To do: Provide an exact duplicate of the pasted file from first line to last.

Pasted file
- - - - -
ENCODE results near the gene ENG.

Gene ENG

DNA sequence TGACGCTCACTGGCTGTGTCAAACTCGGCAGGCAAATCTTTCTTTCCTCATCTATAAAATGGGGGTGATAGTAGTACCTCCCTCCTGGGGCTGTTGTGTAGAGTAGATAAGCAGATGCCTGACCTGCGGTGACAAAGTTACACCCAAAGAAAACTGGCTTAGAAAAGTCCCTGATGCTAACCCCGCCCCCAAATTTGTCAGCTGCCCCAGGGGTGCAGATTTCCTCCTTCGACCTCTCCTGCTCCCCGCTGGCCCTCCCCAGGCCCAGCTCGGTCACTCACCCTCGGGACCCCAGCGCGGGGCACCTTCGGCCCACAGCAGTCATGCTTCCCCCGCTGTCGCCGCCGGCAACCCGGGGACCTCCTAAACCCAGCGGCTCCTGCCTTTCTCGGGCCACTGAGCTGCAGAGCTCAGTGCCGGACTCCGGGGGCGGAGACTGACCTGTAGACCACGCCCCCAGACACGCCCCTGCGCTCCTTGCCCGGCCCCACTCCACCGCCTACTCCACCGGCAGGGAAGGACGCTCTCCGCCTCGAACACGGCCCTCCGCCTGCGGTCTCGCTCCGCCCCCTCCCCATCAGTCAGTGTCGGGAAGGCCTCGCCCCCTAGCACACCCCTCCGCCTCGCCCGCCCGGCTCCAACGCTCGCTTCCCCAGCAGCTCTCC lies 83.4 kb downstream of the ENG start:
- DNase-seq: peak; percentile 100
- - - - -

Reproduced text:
ENCODE results near the gene ENG.

Gene ENG

DNA sequence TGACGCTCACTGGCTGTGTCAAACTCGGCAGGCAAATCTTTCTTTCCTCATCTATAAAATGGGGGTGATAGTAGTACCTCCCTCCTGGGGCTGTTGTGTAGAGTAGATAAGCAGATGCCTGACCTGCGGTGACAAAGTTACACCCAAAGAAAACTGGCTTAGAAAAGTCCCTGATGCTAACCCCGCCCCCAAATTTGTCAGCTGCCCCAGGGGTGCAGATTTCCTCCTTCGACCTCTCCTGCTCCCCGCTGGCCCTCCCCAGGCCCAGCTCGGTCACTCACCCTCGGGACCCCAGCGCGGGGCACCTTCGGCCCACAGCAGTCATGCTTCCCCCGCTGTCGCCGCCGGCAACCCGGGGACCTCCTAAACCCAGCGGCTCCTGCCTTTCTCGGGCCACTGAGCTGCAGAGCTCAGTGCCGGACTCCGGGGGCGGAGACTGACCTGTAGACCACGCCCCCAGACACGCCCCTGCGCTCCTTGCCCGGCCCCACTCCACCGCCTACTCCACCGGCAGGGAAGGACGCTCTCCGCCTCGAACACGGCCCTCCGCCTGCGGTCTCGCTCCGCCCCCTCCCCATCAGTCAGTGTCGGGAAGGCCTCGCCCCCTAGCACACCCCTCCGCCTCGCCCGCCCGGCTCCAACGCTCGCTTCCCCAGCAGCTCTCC lies 83.4 kb downstream of the ENG start:
- DNase-seq: peak; percentile 100